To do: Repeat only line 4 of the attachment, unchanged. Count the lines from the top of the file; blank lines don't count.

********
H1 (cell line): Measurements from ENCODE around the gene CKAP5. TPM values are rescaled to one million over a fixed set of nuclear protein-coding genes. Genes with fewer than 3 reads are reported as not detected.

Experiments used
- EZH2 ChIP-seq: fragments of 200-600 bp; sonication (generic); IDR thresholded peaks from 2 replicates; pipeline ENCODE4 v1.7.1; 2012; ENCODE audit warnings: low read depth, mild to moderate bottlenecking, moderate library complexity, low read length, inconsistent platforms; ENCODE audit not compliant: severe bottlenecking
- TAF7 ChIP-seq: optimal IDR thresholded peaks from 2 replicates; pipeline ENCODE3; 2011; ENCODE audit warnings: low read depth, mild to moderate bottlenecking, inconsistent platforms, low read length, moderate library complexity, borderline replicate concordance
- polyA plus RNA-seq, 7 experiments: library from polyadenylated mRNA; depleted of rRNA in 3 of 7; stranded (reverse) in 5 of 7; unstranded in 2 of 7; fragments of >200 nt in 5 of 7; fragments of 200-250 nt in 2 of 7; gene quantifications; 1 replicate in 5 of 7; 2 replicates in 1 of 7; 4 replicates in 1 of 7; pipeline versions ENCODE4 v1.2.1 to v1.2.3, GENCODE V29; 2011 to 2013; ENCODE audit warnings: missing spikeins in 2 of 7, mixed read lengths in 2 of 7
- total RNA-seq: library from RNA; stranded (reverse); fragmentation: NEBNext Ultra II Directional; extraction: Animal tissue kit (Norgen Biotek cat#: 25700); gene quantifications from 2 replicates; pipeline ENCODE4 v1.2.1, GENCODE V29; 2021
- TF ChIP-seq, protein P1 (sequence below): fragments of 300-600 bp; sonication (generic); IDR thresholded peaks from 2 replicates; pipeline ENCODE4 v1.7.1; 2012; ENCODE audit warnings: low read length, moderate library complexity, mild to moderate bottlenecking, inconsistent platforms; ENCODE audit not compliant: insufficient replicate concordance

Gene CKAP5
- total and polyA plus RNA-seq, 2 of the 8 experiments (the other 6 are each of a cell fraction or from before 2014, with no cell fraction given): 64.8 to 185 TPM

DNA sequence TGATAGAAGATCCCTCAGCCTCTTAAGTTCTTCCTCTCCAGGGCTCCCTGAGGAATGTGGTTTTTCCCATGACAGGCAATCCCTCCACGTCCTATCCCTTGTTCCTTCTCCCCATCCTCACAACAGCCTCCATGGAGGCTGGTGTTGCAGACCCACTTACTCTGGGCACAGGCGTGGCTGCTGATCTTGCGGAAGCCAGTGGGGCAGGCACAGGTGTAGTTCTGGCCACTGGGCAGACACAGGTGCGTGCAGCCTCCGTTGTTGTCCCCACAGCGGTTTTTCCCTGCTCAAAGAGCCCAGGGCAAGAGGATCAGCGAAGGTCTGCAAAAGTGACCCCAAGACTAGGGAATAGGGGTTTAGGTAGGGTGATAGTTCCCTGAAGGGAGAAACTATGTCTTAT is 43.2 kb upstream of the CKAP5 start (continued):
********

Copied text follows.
- TAF7 ChIP-seq: optimal IDR thresholded peaks from 2 replicates; pipeline ENCODE3; 2011; ENCODE audit warnings: low read depth, mild to moderate bottlenecking, inconsistent platforms, low read length, moderate library complexity, borderline replicate concordance